- Satin or Brushed: A more subdued look than polished, satin or brushed is the same metal without being buffed to a intense shine. It is a softer, matte surface like any stainless steel faucet or sink.
- Oiled or antiqued: A darker varnish or patina can be added giving a metal an antique look
The finish you choose should reflect the style you are going for. A farmhouse look might be best achieved with an aged brass, or oil-rubbed bronze rather than a shiny new finish like polished chrome, while a modern home might work best with a polished finish, and a contemporary home leans on brushed finishes. Exceptions can make the result sing but for now, let’s stick with the tried and true. Keep to the finish that best suits your style.
Here is a great example where the designer chose antiqued finishes and kept this consistent.
Add in an accent metal
I like to stick with two metals but you can pull off three with a bit of finesse. The key here is to pick a metal or finish that relates to what you have already selected for the room. So if you have chosen a contemporary dressy chrome faucet, you have set the tone, or mood for the room.
If you are using wallpaper, or fabric, they might lead you to another direction for your accent metal.
This designer below has beautifully paired the mirror frame, framed artwork and sconces. The faucet and sink pedestal all have a sense of historical relevance but are introduced in a different metal, yet it all works.
This wallpaper below is a great jumping off point to add an oil rubbed bronze metal frame, and looks great with the chrome or polished nickel faucet.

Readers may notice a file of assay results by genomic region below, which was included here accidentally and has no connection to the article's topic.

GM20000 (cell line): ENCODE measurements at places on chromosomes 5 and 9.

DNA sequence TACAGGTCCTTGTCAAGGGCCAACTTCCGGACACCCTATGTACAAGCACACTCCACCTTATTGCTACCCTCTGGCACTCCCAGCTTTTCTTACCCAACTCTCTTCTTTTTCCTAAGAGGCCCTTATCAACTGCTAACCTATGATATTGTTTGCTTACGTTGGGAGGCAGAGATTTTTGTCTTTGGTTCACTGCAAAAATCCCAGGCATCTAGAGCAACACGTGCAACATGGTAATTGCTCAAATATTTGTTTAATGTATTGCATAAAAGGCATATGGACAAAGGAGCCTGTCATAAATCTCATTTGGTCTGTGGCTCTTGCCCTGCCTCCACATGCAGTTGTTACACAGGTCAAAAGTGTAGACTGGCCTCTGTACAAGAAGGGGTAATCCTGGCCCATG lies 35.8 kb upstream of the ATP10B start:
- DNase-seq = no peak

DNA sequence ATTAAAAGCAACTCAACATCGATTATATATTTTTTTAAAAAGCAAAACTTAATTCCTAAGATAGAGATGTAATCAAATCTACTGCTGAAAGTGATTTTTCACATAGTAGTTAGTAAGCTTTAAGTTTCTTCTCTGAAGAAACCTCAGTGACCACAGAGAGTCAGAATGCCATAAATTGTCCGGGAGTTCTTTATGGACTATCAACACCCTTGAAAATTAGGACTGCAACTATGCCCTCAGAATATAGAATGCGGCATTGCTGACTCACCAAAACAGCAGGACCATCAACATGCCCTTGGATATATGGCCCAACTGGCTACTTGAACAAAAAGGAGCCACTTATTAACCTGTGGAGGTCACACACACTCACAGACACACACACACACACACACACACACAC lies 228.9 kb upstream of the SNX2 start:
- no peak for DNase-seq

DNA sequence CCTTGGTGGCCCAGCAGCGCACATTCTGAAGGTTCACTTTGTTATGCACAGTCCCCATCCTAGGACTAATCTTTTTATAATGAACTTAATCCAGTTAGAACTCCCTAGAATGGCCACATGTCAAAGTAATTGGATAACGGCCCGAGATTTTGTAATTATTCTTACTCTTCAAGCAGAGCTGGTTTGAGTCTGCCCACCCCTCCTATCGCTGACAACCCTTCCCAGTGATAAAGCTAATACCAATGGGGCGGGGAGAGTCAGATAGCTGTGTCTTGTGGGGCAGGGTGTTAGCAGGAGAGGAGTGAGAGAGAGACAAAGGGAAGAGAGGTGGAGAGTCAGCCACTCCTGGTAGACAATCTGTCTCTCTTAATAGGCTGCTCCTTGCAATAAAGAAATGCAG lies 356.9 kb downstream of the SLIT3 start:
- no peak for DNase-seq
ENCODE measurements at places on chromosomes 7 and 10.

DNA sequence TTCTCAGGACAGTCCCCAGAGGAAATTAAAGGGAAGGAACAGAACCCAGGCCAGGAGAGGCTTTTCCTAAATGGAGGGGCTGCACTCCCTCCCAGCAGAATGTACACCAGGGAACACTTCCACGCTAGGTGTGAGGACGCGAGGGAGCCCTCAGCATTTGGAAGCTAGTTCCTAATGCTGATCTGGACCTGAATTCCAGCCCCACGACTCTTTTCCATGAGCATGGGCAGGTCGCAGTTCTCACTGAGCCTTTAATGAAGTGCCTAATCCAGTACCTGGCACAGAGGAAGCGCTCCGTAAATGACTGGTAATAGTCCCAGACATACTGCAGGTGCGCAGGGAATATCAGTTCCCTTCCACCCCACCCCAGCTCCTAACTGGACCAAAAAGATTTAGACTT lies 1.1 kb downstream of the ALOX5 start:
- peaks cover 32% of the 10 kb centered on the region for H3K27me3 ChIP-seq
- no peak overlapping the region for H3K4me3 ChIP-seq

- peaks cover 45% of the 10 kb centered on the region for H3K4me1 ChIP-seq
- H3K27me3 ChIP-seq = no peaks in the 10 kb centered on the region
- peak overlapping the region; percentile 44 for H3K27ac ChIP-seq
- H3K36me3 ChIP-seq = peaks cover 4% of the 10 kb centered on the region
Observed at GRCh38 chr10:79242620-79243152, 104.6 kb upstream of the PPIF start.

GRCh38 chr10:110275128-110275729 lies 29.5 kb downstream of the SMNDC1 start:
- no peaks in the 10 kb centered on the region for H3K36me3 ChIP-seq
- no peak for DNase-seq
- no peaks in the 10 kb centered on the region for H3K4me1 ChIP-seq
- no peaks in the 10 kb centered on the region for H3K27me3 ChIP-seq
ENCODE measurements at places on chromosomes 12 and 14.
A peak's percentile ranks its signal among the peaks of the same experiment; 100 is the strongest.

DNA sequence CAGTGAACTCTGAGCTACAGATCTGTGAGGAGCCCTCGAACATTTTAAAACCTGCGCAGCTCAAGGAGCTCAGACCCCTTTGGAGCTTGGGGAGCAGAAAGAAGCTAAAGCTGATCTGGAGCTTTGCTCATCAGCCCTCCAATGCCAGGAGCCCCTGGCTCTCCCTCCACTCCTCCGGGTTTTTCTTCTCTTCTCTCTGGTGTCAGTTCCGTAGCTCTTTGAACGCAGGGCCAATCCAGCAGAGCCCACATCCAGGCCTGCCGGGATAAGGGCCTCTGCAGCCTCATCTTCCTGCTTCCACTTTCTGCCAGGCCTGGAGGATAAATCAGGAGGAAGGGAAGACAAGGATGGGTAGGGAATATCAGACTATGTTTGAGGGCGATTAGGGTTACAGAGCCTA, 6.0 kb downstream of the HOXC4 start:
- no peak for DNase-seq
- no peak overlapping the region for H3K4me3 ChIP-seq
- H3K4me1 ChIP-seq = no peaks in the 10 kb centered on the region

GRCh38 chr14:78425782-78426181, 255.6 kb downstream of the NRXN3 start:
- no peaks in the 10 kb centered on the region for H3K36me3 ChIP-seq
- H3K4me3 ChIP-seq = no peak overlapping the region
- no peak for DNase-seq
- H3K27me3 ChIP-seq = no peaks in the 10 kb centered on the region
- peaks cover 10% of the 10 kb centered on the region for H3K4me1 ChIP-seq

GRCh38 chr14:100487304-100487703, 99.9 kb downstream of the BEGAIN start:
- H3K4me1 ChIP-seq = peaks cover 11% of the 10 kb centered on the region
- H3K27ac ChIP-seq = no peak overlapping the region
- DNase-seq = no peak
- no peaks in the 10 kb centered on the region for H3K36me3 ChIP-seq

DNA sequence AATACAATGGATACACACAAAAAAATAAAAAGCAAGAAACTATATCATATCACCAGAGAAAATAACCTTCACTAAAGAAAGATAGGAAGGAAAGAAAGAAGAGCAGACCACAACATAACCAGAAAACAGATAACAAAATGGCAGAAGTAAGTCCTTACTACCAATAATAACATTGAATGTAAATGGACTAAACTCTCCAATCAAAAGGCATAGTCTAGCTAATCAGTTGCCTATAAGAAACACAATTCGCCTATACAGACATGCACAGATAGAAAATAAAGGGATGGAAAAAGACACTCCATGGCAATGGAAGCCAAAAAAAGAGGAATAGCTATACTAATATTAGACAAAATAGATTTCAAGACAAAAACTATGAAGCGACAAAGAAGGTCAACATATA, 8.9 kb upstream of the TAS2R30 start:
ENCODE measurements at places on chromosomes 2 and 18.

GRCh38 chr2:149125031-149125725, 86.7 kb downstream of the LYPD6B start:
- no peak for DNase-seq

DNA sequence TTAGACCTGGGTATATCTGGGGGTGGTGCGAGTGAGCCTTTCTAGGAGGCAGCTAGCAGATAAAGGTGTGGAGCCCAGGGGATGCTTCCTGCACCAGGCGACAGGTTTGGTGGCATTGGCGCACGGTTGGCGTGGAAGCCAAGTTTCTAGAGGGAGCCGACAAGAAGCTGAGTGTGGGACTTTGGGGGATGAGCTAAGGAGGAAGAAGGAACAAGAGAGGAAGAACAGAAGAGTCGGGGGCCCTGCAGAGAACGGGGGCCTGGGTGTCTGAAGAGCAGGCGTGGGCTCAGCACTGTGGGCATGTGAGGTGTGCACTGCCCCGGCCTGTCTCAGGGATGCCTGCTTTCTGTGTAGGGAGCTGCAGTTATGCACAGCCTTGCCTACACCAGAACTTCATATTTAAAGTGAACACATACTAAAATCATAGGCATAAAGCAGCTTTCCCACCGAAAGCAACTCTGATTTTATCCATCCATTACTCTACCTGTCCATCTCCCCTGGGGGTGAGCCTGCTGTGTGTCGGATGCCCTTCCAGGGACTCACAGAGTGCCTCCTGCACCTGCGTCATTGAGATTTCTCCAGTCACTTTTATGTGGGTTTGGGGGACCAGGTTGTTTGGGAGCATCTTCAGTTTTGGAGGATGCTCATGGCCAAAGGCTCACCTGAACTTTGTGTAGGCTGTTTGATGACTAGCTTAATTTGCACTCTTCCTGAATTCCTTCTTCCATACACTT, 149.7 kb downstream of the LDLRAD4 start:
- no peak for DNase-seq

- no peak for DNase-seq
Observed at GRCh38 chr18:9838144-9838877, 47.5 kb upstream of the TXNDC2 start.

Chrome is very versatile for your main fixtures – think of it like a pair of jeans. Everything goes with jeans, you can dress them up, you can dress them down. A chrome faucet would pair nicely with a black iron mirror frame just like this bed frame does below, but as you can see in this image, brass is the accent they chose in that small vase. If you want to use brass for the fixtures and add a black mirror frame in your bathroom this would look great! Have a look at the bathroom image that follows (I would have preferred the polished brass accents to be antiqued, or the faucet polished to keep it consistent)!
…like this below!
Using the same wallpaper, brass works quite well as an accent with chrome fixtures in the image below for two reasons:
- both are in a polished “new” finish
- the brass picks up on and highlights the yellow in the wallpaper.
Repetition is key
Now here’s the secret sauce. Repeating each of the elements is the key to a pulled-together room. Whenever you introduce something new into a room you need to repeat it to make it look welcome and not just a random after-thought. If you add a mirror in a new metal, you might want to also add artwork framed in the same colour, or sconces (the exception to this is when you are selecting a stand-alone feature but that is a different design lesson). Below are a few gorgeous examples where three metals were used but in most cases were introduced in pairs or triplets. Two mirrors, three sconces…
As a rule, I always keep cabinetry hardware the same metal but changing up the shape or style in a collection is more interesting.
So there you have it. Go ahead and fearlessly layer in a mix of warm and cool metals for a designed look. If you get stuck, we can help with that!
Judith Taylor Design Services